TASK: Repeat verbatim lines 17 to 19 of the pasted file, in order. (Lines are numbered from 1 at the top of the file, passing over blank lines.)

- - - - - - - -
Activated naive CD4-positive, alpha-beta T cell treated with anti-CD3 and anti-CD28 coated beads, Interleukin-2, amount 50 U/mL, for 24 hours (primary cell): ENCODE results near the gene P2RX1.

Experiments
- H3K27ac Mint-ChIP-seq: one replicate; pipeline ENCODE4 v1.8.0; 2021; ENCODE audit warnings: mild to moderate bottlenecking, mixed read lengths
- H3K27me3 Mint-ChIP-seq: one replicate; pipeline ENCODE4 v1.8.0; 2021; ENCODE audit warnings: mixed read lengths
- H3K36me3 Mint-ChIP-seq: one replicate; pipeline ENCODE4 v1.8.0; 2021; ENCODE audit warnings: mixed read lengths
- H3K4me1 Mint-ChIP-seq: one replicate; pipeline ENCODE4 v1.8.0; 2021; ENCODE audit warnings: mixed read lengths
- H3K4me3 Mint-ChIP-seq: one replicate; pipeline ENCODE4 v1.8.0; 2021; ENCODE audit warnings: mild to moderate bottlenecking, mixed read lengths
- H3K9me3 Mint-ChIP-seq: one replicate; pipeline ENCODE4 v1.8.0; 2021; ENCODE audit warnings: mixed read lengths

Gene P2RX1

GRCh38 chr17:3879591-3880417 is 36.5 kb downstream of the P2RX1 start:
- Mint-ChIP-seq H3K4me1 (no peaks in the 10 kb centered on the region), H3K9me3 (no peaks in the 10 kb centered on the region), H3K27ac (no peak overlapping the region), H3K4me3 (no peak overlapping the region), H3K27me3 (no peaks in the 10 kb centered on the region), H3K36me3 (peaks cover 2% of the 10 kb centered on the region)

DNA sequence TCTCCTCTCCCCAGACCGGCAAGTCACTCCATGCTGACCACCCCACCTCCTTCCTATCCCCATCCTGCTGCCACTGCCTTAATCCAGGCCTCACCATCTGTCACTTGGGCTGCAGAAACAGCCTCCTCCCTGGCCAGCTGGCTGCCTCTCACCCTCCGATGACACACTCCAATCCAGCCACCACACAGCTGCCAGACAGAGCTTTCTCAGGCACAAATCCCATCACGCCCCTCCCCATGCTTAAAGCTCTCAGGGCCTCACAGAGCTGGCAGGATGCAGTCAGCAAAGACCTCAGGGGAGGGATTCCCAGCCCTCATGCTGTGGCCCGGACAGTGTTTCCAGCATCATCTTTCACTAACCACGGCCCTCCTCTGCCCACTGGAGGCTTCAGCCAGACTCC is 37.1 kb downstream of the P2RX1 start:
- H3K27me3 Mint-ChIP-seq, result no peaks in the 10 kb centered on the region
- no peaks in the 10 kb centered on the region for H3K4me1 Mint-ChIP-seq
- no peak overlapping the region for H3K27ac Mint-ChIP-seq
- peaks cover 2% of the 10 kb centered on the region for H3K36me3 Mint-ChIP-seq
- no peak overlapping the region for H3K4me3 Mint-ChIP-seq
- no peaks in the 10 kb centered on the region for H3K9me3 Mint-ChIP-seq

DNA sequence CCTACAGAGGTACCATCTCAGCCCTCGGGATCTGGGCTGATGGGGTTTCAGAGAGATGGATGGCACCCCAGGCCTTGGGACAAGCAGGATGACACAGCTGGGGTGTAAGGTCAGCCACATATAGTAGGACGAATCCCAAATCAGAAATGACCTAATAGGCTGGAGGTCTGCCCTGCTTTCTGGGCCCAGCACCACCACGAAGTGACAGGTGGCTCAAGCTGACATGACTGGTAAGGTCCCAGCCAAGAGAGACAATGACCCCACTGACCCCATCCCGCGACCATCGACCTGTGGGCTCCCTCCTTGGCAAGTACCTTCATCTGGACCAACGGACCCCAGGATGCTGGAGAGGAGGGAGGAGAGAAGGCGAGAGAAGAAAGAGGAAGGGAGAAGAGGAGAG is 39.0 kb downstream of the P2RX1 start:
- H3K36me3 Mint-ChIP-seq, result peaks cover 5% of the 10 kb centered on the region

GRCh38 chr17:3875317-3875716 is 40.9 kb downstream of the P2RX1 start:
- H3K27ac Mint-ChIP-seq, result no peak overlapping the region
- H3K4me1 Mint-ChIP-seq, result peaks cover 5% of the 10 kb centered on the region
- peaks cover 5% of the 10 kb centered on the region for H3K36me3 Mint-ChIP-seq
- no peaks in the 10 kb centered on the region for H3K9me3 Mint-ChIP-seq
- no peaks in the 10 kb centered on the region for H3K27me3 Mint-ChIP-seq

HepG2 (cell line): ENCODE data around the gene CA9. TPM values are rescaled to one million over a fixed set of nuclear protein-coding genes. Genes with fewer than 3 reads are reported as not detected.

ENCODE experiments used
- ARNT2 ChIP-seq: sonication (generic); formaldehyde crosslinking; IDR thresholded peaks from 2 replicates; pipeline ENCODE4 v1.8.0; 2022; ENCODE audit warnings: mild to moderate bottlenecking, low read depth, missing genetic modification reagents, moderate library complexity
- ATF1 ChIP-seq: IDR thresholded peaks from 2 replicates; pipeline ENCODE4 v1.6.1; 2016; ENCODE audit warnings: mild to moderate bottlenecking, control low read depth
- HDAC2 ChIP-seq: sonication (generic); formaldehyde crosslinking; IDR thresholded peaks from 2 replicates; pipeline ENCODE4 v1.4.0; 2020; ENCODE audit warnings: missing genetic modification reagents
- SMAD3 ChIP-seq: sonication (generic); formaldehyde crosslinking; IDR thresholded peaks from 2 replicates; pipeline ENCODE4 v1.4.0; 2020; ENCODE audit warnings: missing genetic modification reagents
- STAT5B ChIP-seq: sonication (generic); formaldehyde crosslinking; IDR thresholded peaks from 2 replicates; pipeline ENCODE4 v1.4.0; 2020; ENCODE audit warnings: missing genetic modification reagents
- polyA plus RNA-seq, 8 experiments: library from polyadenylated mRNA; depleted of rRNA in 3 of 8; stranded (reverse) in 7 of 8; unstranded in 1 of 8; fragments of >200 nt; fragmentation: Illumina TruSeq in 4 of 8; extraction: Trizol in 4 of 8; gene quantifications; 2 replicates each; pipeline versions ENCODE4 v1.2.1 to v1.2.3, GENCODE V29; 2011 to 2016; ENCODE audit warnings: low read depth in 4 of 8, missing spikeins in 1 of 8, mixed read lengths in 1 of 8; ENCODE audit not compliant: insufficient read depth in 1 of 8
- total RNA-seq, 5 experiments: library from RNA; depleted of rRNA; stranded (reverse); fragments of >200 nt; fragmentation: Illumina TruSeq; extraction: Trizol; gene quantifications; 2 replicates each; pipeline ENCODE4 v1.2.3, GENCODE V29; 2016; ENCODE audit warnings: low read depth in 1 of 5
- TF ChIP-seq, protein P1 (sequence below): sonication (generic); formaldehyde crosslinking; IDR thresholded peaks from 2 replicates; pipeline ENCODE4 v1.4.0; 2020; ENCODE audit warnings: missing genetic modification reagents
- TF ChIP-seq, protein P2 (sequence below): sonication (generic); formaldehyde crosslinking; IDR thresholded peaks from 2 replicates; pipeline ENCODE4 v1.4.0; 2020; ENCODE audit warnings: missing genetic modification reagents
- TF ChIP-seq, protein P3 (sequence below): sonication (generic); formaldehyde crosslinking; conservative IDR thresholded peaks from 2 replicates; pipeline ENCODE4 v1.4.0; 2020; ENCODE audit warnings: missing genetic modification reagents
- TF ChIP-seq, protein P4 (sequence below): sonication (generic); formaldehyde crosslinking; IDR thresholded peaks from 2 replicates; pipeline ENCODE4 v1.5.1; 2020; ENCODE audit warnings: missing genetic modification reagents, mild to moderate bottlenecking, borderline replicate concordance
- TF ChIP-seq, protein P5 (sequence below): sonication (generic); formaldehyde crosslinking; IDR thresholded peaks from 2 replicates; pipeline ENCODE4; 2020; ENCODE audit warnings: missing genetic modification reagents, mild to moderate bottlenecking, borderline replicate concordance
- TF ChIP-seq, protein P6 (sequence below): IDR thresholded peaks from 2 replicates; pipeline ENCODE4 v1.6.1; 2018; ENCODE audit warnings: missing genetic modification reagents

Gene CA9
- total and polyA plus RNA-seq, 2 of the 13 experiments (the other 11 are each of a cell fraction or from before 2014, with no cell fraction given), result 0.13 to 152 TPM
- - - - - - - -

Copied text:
- no peak overlapping the region for H3K4me3 Mint-ChIP-seq
- no peaks in the 10 kb centered on the region for H3K9me3 Mint-ChIP-seq

DNA sequence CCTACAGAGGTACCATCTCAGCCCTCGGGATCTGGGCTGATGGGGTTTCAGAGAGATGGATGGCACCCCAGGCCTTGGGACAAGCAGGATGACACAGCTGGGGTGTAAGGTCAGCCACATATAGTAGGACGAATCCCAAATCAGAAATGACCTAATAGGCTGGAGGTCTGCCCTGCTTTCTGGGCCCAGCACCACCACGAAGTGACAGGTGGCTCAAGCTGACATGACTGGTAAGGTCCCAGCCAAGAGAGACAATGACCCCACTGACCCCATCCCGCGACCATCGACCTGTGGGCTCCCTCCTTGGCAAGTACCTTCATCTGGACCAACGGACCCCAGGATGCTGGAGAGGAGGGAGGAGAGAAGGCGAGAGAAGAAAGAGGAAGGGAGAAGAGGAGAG is 39.0 kb downstream of the P2RX1 start: